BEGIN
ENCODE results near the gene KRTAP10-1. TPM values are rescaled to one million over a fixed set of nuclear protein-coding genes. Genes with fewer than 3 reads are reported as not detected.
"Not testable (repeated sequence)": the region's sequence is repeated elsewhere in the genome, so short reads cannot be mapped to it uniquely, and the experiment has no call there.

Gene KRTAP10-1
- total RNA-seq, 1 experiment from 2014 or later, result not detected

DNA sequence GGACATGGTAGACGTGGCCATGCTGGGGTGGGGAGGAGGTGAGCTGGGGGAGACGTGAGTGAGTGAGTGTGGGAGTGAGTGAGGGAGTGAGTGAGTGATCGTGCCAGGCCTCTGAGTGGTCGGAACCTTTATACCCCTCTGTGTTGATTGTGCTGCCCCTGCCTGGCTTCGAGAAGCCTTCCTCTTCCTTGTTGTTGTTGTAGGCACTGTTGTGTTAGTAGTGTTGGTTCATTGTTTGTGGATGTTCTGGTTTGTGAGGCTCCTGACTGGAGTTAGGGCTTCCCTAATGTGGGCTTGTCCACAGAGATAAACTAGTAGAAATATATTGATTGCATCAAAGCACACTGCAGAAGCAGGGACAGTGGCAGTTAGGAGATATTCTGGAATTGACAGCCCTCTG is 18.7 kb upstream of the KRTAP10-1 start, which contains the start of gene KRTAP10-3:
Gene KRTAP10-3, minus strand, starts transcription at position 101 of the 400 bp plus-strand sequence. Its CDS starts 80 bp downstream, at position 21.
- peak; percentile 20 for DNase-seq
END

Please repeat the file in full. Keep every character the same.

ENCODE results near the gene KRTAP10-1. TPM values are rescaled to one million over a fixed set of nuclear protein-coding genes. Genes with fewer than 3 reads are reported as not detected.
"Not testable (repeated sequence)": the region's sequence is repeated elsewhere in the genome, so short reads cannot be mapped to it uniquely, and the experiment has no call there.

Gene KRTAP10-1
- total RNA-seq, 1 experiment from 2014 or later, result not detected

DNA sequence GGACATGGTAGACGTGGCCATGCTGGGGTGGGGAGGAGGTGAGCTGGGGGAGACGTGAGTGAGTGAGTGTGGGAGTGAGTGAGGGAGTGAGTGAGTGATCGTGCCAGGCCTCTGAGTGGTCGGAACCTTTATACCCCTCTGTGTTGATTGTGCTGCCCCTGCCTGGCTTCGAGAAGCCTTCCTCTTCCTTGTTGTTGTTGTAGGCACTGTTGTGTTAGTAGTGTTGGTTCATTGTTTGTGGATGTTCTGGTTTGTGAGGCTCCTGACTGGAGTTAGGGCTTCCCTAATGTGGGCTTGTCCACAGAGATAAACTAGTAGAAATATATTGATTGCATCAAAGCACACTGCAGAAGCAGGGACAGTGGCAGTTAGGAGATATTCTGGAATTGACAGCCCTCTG is 18.7 kb upstream of the KRTAP10-1 start, which contains the start of gene KRTAP10-3:
Gene KRTAP10-3, minus strand, starts transcription at position 101 of the 400 bp plus-strand sequence. Its CDS starts 80 bp downstream, at position 21.
- peak; percentile 20 for DNase-seq